Fatalities in agriculture ‘5 to 7 times greater’ than all other sectors

New research from the Economic and Social Research Institute (ESRI) and the Health and Safety Authority (HSA) analysing work-related injuries and illness in five sectors, including agriculture, will be launched by Minister of State Pat Breen today.

The study looked into five sectors: health; construction; transport and storage; the manufacturing and utilities industry; and agriculture, forestry and fishing.

These five sectors account for 41% of employment and 56% of work-related injuries in 2014.

The research tracks experiences over the period stretching from 2001 to 2014 inclusive, using nationally-representative surveys of the workforce collected by the Central Statistics Office (CSO).

Injury rates in the agriculture, construction and industry sectors fell during the recession (2008-2011), recording an occurrence rate of 2.4%, compared to the boom (2001-2007) which had a figure of 4%.

There is also some evidence of these rates increasing in the early recovery period; but this trend is – as of yet – inconclusive, according to the ESRI.


The rate of fatalities is highest in the agriculture, forestry and fishing sector – which is five to seven times greater than that for all sectors.

The number of fatalities increased from 129 in the 2001-2007 period to 151 in the 2008-2014 period. Other sectors experienced a downward trend.

The combined fatalities in industry, construction, transport, and agriculture, forestry and fishing accounted for 85% of all worker fatalities in Ireland in 2014.

Adjusting for the numbers employed in each sector, the researchers found that – in the 2008-2014 period – the highest annual average number of days lost to injury per 1,000 workers occurred in the transport sector (766), followed by construction (532), agriculture (413), health (329) and industry (282). The figure for all other sectors was 216 days per 1000 workers.

Injury risk

In all sectors examined – except construction – night workers and shift workers had a higher risk of injury compared to workers not working these hours.

In all five sectors, new recruits were more likely to experience an injury compared to those with longer tenures, on a full-year equivalence basis.

Part-time workers are also at a higher risk of injury.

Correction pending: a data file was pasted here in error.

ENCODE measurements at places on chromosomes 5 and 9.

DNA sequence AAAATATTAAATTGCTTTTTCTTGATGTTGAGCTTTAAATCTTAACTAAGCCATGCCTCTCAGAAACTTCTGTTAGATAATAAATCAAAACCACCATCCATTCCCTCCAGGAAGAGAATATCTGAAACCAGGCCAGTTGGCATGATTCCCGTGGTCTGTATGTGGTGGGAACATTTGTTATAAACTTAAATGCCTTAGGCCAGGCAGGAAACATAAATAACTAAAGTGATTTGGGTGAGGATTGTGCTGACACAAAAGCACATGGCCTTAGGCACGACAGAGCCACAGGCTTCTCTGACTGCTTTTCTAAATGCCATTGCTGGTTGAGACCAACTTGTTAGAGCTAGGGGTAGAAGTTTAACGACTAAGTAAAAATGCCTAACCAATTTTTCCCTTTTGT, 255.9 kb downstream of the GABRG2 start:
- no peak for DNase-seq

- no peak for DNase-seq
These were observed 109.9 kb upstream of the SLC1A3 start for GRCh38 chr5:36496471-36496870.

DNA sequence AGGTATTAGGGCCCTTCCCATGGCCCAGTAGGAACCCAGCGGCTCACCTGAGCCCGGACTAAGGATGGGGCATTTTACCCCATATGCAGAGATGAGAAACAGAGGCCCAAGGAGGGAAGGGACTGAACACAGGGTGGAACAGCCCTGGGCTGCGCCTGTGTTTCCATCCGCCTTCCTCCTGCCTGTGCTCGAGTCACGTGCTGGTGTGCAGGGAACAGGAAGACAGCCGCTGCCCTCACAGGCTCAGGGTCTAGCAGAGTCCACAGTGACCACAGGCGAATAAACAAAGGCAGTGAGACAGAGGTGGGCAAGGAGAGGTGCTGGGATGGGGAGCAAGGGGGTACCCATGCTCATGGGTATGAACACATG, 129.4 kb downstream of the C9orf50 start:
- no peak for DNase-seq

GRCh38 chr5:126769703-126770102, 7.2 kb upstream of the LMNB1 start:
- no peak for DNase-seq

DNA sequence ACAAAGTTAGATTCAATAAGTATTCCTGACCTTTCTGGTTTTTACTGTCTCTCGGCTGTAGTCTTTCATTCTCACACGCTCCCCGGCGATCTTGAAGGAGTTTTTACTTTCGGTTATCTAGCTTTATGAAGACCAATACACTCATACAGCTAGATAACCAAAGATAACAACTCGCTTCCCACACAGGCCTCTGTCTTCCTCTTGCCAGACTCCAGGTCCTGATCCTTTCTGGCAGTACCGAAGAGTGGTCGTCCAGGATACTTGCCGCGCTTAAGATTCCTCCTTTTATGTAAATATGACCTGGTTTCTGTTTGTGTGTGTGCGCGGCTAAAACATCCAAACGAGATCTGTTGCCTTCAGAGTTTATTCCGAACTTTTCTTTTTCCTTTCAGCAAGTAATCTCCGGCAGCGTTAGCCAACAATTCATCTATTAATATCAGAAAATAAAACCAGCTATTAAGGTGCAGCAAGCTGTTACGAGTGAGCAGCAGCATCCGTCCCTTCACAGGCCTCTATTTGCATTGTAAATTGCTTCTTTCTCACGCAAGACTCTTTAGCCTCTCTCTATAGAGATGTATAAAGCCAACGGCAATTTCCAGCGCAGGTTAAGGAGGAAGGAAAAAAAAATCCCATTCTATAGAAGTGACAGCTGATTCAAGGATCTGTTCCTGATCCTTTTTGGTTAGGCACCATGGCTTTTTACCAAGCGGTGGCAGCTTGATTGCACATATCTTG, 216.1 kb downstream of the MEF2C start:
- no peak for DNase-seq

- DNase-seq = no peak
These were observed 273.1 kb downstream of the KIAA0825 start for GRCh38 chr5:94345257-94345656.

In the agriculture sector, while those working long hours had the highest risk of injury overall, part-time workers were found to face a greater risk of work-related illness per hour worked.

The rate of days lost per 1,000 workers in the agriculture, forestry and fishing sector as a result of injury increased between the boom and the 2008–2014 period, while the rate of days lost to illness fell during the same period.


There is a much higher rate of inspections per 1,000 workers in the agriculture, forestry and fishing sector compared to other sectors.

In 2015, the rate in the agriculture, forestry and fishing sector was five times that of all sectors.

Although the ESRI could not estimate an independent effect of inspections in this sector due to correlation with other factors, it was found to lower injury and illness rates across all sectors together.

Commenting on the research, Pat Breen, Minister of State with special responsibility for Trade, Employment, Business, EU Digital Single Market and Data Protection, said: “I welcome the work produced as part of the research programme between the ESRI and the Health and Safety Authority. It is vital to protect the health and safety of all employees while they are at work.”

Martin O’Halloran, chief executive officer of the HSA, also commented, adding: “This is a valuable body of research; it qualifies and quantifies and moves us from believing to knowing. It confirms to us that we need to have a greater focus on health and that our overall strategic direction in the area of workplace health is correct.

This research will also be very useful in relation to policy formulation and risk profiling workplaces for inspection purposes.

Helen Russell, research professor at the ESRI, said: “The recovery is leading to strong employment growth which is to be welcomed.

However, employment growth can bring with it increased risks to employee health and safety such as longer working hours and an influx of new inexperienced workers.

“Our research shows that new recruits in construction, health, agriculture and transport have a significantly higher risk of occupational injury. Hence, there is need for supervision, training, and support to prevent rising injury and illness rates.”